Tiny Tim: [outside Scrooge’s office] Merry Christmas, Mister Scrooge.
Ebenezer Scrooge: Don’t beg on this corner, boy.
Tiny Tim: I’m not begging, Sir. I’m Tim Cratchit. I’m waiting for my father.
Ebenezer Scrooge: Tim Cratchit, eh? Well, you’ll have a long wait, then, won’t you?
Tiny Tim: Merry Christmas, Sir!
Ebenezer Scrooge: Humbug.
It defines Tim and Scrooge so well. The oft-wry humor is a big bonus and meakes the dialogue more realistic. If I wanted to pick nits, I would add that Scrooge dressed too well. Also, I do not understand why the ghosts outside Scrooge’s window when Marley flew out were omitted. While not perfect, it was done so well that I consider this to be the top dog. If you only watch one version, this should be it.
A Christmas Carol – 1999 with Patrick Stewart as Scrooge
As a fan of Patrick Stewart and a Trekkie, I had great hopes for this version. But Stewart came off a little too much Captain Picard and a little light on the Scrooge. Although the one that worked the hardest to be faithful to the original book, some of the feeling of that book was lost. The Cratchits looked the most like underclass Londoners of that era, but did not garner the empathy that the fine acting of the 1984 version did. On the whole, the acting was competent, but not great. If strict authenticity is your bag, it might be your favorite. If you want high authenticity with the best acting, it will not be. It is worth watching, but not being made the one to re-watch every year.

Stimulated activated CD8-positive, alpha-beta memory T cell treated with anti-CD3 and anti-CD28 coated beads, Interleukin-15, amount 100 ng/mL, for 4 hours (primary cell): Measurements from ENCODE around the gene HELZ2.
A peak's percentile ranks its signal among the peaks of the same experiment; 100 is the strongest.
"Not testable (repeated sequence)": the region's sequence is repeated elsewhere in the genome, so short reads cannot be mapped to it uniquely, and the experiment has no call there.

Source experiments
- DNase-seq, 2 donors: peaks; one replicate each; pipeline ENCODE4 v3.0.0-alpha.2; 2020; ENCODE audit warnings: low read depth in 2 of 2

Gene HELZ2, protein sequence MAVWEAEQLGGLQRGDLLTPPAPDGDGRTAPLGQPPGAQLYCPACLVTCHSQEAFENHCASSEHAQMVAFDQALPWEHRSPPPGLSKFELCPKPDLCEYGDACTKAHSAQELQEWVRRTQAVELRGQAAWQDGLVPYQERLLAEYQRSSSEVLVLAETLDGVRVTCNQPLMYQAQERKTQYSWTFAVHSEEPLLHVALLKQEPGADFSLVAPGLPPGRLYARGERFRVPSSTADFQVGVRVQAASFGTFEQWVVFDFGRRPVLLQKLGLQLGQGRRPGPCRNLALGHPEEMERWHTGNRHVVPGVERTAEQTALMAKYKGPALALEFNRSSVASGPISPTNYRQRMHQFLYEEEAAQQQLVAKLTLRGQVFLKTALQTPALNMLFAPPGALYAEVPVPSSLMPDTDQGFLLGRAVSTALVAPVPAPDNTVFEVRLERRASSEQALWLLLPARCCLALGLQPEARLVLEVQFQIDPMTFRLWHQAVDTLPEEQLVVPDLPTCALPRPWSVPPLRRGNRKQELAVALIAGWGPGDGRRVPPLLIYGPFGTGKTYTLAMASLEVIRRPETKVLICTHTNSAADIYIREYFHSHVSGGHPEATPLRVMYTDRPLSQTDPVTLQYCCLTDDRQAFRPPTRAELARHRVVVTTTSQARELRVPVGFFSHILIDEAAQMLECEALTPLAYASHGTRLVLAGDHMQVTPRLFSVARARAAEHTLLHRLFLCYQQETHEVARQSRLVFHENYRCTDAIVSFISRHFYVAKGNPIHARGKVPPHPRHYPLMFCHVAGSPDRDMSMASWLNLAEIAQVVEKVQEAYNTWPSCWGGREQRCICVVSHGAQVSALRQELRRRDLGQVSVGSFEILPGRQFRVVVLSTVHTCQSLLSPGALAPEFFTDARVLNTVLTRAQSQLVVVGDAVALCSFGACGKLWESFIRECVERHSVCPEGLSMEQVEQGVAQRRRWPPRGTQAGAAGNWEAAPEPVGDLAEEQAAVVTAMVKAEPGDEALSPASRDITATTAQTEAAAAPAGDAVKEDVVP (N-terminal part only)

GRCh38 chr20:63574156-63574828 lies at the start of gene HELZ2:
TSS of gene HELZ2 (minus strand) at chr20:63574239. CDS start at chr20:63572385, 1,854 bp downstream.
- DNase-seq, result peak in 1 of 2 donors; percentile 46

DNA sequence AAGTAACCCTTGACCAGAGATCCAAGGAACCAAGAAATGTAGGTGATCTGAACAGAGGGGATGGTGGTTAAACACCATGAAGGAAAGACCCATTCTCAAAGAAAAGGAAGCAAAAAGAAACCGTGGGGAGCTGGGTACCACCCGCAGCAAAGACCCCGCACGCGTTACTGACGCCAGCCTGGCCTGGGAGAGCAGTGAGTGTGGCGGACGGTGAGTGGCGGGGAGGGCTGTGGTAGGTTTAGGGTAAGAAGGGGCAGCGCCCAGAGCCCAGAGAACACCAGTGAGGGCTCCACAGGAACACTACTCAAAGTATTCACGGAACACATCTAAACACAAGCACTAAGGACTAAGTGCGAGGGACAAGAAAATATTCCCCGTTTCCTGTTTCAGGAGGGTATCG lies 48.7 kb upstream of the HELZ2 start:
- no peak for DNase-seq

These are the cream of the crop. All have a few flaws, some more than others. All take a liberty here and there with the original story, some more than others. All are worth watching. However, you might have another favorite, one I have not even mentioned. Feel free to express your opinion. But, whichever version you prefer, I say in the words of Tiny Tim, “God bless us, everyone!”